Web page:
Coronavirus

The Teacher Whose Sweet Classroom Routine Went Viral Has Died Of COVID

Texas teacher Zelene Blancas went viral in 2018 with a video of her students greeting each other with hugs and high-fives.

Roughly two months after being diagnosed with COVID-19, the Texas educator behind a viral classroom video has died at the age of 35. Zelene Blancas, a teacher at Dr. Sue A. Shook Elementary School who'd captured the nation's attention in 2018 when she shared a video of her first-grade students greeting each other with hugs, handshakes, and high fives, died in late December following a months-long battle with the virus.

"With a very heavy heart we confirm what many of you already know, Zelene passed away on Monday, Dec. 28," an update posted to a GoFundMe campaign established by Blancas' family read. "In the midst of this terrible loss, we are humbled by everyone’s outpouring of love and support. Zelene was a beautiful person who spread love and positivity every day and that is even more evident now."

Blancas' work as an educator captured national attention in November 2018 after a video she shared of her students went viral on Twitter. In the video, Blancas' students greet each other by choosing from a list of physical greetings — either a hug, a handshake, a high-five, or a fist bump. At the time, Blancas was praised for finding an innovative way to cultivate kindness and consent among her students.

As her video amassed more than 13.5 million views and 25,000 retweets, she told the El Paso Times she'd started the greetings procedure in an effort to ensure students felt safe and happy in their learning environment while also introducing them to social-emotional learning. "I want them to go home feeling like I’ll be waiting for them here the next day, or for them to feel like they’ll have a safe place to come back to and learn in a safe environment," Blancas told the newspaper. The video has since been viewed more than 24 million times.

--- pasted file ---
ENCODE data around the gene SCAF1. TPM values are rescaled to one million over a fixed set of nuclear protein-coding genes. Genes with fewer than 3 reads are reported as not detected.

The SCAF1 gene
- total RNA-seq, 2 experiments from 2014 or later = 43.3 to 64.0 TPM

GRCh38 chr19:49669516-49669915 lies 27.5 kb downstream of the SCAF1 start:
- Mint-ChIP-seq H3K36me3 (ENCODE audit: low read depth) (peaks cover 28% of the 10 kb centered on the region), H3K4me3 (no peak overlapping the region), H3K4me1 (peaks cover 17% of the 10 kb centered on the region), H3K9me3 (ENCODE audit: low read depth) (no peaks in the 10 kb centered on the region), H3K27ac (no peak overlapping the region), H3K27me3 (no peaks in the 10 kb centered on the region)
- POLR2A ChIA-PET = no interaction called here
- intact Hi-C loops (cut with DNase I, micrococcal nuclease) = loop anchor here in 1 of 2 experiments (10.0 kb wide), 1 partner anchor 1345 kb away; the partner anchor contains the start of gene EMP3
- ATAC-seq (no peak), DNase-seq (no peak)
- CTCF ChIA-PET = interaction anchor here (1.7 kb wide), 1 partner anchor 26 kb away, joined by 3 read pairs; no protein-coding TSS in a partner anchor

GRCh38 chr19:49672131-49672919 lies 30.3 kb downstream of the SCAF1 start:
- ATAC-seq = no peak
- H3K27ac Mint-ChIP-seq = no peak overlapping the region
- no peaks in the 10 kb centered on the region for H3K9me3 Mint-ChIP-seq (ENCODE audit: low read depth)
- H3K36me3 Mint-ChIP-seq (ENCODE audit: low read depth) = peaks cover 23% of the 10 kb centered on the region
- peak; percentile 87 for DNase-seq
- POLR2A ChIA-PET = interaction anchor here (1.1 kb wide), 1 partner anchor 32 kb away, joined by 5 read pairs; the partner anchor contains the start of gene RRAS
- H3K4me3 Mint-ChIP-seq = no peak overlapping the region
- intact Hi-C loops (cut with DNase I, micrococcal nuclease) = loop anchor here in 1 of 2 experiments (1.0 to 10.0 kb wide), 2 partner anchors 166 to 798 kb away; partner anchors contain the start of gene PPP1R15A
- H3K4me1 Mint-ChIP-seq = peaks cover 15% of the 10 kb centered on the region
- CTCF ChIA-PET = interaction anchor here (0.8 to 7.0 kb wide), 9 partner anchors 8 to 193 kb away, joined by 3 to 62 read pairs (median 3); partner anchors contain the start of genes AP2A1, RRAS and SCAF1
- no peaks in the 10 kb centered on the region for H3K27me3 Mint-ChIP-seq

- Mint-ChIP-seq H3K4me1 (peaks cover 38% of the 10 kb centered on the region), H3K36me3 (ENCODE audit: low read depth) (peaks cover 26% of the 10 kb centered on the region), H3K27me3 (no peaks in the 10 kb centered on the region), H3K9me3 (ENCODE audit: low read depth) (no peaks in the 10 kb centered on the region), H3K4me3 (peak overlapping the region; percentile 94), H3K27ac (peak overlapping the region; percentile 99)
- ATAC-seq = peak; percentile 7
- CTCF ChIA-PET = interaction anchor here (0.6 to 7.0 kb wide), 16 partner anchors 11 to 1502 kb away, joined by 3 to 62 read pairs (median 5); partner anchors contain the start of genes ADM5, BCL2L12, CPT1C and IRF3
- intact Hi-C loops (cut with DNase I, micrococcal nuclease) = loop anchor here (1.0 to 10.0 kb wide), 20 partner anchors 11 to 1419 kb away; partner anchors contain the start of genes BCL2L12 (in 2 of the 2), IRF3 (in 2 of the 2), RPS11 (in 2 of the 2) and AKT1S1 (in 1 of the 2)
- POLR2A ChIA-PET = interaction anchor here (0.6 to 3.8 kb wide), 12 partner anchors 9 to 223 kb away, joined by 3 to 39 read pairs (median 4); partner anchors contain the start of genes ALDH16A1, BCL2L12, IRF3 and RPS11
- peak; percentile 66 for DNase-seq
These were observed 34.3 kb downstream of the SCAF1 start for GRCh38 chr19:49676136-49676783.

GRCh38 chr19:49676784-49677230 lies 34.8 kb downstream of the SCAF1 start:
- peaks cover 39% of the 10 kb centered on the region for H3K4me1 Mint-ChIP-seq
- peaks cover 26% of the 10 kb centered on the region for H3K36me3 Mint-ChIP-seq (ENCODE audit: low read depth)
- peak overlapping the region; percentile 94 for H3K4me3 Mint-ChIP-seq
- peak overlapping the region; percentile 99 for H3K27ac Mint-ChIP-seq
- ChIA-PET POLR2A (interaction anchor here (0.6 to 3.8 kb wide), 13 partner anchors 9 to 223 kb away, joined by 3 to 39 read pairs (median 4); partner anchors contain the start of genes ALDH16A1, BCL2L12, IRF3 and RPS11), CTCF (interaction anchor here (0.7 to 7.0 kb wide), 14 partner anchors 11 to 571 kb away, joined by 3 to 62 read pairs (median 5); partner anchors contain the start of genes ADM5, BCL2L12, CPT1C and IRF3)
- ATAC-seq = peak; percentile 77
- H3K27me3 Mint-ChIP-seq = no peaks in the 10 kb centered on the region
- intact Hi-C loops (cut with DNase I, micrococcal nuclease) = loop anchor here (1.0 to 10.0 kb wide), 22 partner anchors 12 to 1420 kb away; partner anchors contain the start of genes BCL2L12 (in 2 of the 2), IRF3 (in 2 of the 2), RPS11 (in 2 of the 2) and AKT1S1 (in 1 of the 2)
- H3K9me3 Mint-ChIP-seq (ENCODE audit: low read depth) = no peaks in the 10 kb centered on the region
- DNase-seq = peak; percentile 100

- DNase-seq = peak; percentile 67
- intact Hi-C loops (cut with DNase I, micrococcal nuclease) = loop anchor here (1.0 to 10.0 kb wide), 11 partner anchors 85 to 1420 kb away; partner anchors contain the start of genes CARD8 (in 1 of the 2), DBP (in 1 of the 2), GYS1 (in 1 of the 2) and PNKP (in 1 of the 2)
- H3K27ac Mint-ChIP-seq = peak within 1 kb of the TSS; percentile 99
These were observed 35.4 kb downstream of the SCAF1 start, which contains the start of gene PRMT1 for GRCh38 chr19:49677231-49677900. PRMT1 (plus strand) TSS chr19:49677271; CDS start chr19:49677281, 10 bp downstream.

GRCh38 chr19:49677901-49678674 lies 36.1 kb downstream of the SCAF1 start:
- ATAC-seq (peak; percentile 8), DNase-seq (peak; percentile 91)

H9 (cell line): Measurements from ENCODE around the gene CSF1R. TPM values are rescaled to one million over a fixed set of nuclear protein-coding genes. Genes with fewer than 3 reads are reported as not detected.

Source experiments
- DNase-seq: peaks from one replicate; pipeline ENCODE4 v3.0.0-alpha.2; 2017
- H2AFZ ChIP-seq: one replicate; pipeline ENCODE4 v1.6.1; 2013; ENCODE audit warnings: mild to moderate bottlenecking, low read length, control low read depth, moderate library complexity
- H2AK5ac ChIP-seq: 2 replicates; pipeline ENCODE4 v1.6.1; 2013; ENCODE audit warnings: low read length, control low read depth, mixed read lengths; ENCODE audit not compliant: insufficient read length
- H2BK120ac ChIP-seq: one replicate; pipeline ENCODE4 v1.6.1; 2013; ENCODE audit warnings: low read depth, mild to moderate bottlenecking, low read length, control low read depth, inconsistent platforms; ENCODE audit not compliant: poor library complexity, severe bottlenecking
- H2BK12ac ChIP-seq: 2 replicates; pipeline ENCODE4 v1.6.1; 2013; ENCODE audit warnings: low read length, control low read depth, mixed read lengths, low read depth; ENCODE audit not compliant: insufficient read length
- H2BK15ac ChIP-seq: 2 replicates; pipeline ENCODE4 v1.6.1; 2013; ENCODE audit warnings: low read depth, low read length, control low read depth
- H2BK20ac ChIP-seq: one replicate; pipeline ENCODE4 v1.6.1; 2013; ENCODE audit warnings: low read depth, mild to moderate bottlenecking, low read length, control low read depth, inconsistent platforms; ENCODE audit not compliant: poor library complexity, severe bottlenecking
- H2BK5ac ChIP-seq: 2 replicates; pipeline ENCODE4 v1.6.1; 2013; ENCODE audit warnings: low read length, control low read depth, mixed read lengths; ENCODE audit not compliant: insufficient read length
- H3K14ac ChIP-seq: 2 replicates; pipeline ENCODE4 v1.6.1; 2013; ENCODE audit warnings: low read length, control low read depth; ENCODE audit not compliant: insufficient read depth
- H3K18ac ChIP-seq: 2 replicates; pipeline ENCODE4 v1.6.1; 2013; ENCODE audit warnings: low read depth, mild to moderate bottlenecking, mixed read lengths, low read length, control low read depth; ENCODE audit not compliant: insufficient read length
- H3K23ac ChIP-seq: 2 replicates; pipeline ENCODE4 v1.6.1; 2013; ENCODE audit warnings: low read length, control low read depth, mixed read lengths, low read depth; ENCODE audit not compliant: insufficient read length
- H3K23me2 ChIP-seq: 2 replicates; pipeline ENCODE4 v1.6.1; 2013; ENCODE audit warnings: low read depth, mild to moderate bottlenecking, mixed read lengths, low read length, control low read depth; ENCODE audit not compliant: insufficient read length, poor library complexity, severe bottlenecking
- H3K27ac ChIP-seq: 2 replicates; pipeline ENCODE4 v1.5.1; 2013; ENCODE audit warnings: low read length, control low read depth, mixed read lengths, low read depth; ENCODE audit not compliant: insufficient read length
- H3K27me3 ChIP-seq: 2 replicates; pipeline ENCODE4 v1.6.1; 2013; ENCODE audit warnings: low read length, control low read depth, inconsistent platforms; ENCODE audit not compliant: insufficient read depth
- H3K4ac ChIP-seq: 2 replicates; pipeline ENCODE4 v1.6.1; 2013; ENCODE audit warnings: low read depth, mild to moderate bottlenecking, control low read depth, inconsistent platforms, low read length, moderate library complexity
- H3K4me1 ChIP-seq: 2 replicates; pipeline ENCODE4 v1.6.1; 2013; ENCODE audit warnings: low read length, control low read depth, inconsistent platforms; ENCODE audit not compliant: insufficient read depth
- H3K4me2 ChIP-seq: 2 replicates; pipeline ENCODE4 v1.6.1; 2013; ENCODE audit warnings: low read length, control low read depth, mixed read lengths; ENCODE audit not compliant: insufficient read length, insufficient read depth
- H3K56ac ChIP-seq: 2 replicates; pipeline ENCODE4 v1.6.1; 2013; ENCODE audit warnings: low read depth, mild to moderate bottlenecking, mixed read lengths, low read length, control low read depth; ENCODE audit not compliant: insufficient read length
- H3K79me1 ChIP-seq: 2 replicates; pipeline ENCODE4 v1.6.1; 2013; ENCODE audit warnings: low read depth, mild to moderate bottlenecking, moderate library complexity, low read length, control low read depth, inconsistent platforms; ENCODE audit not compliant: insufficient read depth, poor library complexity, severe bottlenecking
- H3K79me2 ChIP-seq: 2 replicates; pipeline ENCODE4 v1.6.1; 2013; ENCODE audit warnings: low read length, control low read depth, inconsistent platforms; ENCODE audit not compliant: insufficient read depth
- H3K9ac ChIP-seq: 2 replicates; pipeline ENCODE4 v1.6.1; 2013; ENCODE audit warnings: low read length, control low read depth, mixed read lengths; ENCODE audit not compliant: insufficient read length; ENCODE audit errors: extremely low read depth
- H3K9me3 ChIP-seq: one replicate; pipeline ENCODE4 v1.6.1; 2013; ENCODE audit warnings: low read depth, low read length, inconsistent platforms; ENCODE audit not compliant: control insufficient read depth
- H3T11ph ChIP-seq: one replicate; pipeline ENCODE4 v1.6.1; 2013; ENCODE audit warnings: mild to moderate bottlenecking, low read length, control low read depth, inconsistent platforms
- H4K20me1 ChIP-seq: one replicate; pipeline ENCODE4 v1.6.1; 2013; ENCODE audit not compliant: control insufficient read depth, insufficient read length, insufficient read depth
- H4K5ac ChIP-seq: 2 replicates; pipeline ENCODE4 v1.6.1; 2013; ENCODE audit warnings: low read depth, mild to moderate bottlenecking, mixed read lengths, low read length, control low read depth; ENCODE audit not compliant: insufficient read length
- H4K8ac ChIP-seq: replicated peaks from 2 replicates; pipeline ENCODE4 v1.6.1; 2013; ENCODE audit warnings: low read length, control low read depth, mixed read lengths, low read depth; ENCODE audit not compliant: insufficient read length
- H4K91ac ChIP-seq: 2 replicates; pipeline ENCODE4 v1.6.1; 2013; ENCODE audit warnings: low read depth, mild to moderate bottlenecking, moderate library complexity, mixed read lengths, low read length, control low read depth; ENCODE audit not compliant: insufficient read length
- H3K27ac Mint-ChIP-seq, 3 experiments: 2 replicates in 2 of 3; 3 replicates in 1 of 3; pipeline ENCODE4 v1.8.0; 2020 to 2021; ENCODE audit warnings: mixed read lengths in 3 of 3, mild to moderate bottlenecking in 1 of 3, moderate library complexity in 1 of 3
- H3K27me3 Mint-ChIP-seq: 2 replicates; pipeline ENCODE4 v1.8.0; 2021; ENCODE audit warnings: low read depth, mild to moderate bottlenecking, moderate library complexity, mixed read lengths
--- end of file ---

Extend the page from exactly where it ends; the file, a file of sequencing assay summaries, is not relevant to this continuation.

The El Paso educator tested positive for COVID-19 in October and was later hospitalized, according to a GoFundMe campaign Blancas' family started in mid-December to help cover her medical bills. "Despite taking all precautions possible, Zelene tested positive for COVID 19 on October 20th and had to be hospitalized on October 24th and has been in ICU since then," a message on the GoFundMe campaign read. On Dec. 26, the family updated the GoFundMe to say Blancas was "still in the ICU fighting."

But Blancas tragically lost her fight against COVID on Dec. 28. "We will be saying goodbye to Zelene," the GoFundMe reads. "But her legacy of love and kindness will be with us forever. We will forever be grateful to each and every one of you who supported us through these most difficult of times and for remembering our Zelene with so much love."

Dr. Sue A. Shook Elementary School Principal Cristina Sanchez-Chavira told ABC News the school hopes to honor Blancas with a "kindness corner" once in-person learning and activities have safely resumed. "It's very easy to find teachers that can teach," Sanchez-Chavira told the news outlet. "But to find teachers that carry this passion and love for children, and the spreading of kindness, that in itself is irreplaceable."

If you think you’re showing symptoms of coronavirus, which include fever, shortness of breath, and cough, call your doctor before going to get tested. If you’re anxious about the virus’s spread in your community, visit the CDC for up-to-date information and resources, or seek out mental health support. You can find all of Romper’s parents + coronavirus coverage here.